Fashion from Luxury? the Impact of the Masstige

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From Fashion to Luxury? The impact of the “masstige”
Integrated Communication assignement Msc of LFM 2011-2012
Justine Leupe

Agenda
1. INTRODUCTION OF THE TOPIC
– Definition of “Masstige” phenomenon – Reasons of the “Masstige” apparition – Examples

2. ADVANTAGES
– Mass market brands advantages – Luxury brands & designers’ advantages – Consumers’ advantages

3. RISKS
– Loss of Brand identity – Luxury Democratization risks

Introduction of the topic

« MASSTIGE » definition
 n. A class of products that are affordable for the general consumer but positioned as luxury goods.  “Masstige is a marketing term meaning downward brand extension. The word is a portmanteau of the words mass and prestige and has been described as prestige for the masses.”  Masstige products are defined as "premium but attainable," and there are two key tenets:   They are considered luxury or premium products. They have price points that fill the gap between mid-market and super premium.

 Masstige VS Co-branding
 Co-branding is a partnership between two brands, while “masstige” only works between a luxury brand and a consumer brand. Sources: http://en.wikipedia.org/wiki/Masstige

Reasons of the « Masstige » apparition
 It follows the trend of Luxury democratization.  The European textile market is one of the first victims of globalization resulting in textiles and cheap labor from China.  Hypercompetitive market: Europe (135 billion euros), USA (100 billion euros), China and Japan (35 billion euros).  It is in this uncertain environment that brands have realized the need to adapt and be creative to stay competitive.

 From the perspective of consumer brands that distribute the final products, “masstige” is to boost sales during quiet periods.  For the luxury brand, the association operations are great opportunities to reach a wider target by keeping its image and credibility.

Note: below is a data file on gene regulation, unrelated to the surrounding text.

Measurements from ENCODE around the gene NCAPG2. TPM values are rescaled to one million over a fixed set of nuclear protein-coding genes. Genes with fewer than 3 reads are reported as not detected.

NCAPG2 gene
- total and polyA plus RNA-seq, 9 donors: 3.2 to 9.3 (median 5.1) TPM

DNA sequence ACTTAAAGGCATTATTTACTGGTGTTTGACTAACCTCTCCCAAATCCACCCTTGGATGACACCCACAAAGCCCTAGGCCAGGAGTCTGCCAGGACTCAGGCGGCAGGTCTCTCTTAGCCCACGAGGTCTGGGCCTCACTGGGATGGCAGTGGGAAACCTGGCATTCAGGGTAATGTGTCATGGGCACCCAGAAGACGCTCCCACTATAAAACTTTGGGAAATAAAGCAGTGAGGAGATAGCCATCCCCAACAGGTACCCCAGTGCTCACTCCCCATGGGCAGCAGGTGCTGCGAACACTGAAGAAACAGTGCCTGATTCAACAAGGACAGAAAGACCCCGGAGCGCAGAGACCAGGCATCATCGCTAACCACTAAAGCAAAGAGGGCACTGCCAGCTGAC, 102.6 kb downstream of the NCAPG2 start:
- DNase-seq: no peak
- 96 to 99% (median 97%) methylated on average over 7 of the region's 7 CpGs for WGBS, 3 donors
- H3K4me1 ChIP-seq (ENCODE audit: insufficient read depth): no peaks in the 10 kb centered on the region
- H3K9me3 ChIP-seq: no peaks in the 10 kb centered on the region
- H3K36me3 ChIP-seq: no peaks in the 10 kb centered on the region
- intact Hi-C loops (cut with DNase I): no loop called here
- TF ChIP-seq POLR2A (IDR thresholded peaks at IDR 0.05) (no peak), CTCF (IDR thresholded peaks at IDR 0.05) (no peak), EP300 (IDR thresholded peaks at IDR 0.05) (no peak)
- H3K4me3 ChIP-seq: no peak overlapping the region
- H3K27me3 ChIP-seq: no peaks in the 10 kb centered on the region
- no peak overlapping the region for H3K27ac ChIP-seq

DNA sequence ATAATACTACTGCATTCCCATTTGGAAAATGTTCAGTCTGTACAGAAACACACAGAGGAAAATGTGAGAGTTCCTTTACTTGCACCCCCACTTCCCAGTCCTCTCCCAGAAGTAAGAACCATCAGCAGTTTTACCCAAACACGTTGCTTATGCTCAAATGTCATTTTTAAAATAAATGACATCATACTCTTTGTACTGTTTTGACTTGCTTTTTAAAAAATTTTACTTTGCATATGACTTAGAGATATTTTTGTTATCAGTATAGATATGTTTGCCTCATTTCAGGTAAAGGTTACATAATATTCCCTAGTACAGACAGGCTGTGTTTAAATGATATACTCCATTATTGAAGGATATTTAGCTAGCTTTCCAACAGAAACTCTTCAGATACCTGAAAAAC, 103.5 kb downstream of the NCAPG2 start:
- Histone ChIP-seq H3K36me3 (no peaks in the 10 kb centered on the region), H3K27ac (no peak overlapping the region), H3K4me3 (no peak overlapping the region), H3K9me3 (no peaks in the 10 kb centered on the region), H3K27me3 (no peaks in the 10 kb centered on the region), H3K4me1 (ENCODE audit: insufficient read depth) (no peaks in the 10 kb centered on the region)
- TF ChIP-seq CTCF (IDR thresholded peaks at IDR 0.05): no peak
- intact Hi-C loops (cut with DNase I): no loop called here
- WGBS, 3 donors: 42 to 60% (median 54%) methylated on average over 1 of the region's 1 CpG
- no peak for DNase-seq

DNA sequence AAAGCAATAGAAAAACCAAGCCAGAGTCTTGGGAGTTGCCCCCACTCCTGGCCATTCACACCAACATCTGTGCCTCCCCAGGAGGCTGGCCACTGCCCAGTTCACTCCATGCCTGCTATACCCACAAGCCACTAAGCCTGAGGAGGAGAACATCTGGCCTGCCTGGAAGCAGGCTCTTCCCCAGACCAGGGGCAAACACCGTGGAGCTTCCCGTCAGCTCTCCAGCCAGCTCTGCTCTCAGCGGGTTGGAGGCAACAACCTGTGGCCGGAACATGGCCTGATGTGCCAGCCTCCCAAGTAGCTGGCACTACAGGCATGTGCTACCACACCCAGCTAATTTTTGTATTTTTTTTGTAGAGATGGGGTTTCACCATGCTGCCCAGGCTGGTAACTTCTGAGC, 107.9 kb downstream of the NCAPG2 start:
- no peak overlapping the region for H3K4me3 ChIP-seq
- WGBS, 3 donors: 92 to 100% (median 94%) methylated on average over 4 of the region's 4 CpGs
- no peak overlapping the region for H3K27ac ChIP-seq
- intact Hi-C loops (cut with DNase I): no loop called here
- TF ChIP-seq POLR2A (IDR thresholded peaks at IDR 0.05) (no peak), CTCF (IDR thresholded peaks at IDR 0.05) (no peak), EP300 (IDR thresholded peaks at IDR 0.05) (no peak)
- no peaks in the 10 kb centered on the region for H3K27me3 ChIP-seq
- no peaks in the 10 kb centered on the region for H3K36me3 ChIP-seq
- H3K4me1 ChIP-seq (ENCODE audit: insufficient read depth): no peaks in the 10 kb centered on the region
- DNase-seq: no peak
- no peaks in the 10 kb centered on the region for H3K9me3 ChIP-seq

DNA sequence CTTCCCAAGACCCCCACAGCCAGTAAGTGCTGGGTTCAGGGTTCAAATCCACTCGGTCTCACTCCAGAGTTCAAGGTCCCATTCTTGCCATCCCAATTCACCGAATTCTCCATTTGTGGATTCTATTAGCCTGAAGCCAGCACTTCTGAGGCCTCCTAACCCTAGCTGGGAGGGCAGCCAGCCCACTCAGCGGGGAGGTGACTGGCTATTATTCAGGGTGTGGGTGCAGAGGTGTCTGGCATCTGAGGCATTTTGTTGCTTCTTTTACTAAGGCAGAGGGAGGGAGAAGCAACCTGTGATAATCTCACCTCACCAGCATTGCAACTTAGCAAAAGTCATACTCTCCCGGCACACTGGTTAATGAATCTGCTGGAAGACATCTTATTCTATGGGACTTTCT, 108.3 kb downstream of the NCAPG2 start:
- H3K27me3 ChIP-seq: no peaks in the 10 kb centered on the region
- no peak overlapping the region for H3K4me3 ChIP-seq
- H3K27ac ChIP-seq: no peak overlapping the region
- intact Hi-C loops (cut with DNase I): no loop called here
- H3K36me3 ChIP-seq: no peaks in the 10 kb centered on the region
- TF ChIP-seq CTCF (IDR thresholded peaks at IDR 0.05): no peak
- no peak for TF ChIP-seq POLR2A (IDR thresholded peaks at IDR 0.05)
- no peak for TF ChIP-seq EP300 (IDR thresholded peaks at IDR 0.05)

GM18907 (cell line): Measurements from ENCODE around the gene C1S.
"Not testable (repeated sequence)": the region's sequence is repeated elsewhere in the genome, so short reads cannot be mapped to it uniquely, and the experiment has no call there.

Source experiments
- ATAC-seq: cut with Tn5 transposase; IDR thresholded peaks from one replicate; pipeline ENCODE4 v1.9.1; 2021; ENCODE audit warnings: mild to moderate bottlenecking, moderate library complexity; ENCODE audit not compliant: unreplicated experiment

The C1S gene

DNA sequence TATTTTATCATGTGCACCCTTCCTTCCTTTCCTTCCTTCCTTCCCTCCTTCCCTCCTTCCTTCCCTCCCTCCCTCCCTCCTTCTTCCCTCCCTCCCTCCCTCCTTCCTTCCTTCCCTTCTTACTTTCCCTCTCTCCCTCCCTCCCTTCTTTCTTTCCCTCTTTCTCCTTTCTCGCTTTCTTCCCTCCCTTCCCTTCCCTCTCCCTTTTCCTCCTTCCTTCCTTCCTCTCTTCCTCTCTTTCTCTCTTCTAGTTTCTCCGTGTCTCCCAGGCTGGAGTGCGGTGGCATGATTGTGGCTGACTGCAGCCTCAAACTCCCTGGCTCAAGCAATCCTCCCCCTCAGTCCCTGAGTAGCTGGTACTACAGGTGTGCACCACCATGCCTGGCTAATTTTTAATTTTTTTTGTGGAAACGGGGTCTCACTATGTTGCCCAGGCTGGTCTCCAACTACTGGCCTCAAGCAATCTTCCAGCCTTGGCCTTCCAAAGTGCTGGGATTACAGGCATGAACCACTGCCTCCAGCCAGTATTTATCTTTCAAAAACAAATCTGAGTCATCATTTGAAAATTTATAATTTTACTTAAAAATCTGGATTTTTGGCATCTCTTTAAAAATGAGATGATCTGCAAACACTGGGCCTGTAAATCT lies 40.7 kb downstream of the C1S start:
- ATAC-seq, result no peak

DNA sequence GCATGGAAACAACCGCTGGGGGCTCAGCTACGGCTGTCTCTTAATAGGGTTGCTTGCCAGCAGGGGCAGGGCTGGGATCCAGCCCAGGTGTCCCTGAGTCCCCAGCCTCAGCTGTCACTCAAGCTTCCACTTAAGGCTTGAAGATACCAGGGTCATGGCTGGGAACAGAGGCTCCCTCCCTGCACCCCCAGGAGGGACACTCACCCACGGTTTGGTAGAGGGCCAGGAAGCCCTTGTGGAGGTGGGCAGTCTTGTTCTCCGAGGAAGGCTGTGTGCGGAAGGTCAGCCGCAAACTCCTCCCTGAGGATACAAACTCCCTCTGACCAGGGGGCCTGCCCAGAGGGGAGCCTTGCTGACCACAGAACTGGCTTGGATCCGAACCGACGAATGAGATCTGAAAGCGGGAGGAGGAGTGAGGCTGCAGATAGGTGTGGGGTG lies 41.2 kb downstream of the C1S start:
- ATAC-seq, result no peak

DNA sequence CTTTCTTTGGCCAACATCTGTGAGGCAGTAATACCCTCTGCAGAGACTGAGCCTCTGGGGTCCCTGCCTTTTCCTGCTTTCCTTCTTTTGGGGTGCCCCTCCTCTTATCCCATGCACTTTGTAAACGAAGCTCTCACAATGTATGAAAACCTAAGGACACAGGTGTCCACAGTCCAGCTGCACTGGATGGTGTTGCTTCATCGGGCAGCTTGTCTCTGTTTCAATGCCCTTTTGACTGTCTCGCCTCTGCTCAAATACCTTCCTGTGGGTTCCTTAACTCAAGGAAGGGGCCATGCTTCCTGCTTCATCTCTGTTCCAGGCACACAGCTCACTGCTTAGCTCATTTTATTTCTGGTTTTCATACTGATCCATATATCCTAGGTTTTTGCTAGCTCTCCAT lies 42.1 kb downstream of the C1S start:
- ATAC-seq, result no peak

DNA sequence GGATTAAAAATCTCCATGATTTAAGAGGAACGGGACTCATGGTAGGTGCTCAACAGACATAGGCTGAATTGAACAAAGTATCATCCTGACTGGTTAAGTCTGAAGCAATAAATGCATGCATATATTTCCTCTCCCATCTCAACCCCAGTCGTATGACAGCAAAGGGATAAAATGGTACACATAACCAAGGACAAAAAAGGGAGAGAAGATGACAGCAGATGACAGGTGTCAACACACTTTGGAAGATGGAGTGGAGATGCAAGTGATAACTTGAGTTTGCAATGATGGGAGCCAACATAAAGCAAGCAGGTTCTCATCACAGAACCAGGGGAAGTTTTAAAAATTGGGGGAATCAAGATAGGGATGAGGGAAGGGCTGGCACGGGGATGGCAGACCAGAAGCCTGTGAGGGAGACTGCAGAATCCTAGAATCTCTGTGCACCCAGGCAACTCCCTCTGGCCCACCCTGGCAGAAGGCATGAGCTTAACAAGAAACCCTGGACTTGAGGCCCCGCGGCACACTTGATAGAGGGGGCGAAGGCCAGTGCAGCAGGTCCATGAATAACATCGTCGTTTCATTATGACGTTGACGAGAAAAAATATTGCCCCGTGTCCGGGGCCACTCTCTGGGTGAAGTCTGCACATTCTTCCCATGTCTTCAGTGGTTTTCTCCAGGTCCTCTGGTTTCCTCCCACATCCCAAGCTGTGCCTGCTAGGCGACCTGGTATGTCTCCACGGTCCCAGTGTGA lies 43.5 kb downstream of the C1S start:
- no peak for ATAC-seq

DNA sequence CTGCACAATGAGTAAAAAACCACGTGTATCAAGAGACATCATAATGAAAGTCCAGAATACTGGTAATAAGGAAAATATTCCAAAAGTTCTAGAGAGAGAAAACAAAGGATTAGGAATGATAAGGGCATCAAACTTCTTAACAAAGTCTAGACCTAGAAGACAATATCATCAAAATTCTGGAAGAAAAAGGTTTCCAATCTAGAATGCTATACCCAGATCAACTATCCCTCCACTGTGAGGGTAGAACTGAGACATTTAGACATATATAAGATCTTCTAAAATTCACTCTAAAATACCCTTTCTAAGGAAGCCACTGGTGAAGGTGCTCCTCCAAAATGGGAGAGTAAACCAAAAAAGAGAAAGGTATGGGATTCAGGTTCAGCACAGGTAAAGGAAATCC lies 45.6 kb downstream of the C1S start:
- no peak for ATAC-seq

“Masstige” Key factors of success
 Collaboration between luxury brands or fashion designer  Adoption of specific codes of consumer’ brands communication and adapting them according to the market  Luxury brands generally use one worldwide speech.

 Ephemeral nature of business operations which rely on the announcement effect

 Appeal of luxury brand muses
 Use of the Karl Lagerfeld muse, Baptiste Giabiconi, to promote the collection for Hogan

 Target younger and more female consumers than Luxury goods

« Masstige » examples
 1993: Kookaï with Karl Lagerfield & Sonia Rykiel
 The « Kookaïsme » advertising campaign

« Masstige » examples
 2005: Motorola by Dolce & Gabbana
 Design of the RAZR V3i. Limited edition

« Masstige » examples
 2006: Rossignol by Jean-Charles de Castelbajac
 Design of a Ski clothes collection for Men & Women

« Masstige » examples
 2008: Evian by Jean-Paul Gaultier
 Design of a limited edition bottle

« Masstige » examples
 2010: Lanvin for H&M  2011: Versace for H&M

Impact of « Masstige »
Its advantages & Risks

Consumer brand’ advantages
Example of Karl Lagerfeld for H&M (2004):
 Boost sales during quiet period
 Operation launched in November, just after the « back to school »period and before the Holiday season

 Sales increase of 24% in November 2004 comparing to November 2003  Biggest monthly increase since October 2002  Karl Lagerfeld operation represents between 6 to 8 points of the 24%.

 Capitalize on the prestigious image of the luxury brand associated Sources: http://lesevolutions.blogspot.com/2008/04/masstige.html

Luxury brand or designer’ advantages
Example of Karl Lagerfield for H&M (2004):  Reach a wider target by preserving its brand image and credibility in the luxury industry

 Beneficiate of the well-targeted and wide distribution network of H&M  Allow luxury brands and designers to break into the accessible luxury segment through a one shot operation  Increase brand awareness thanks to a high media exposure short...
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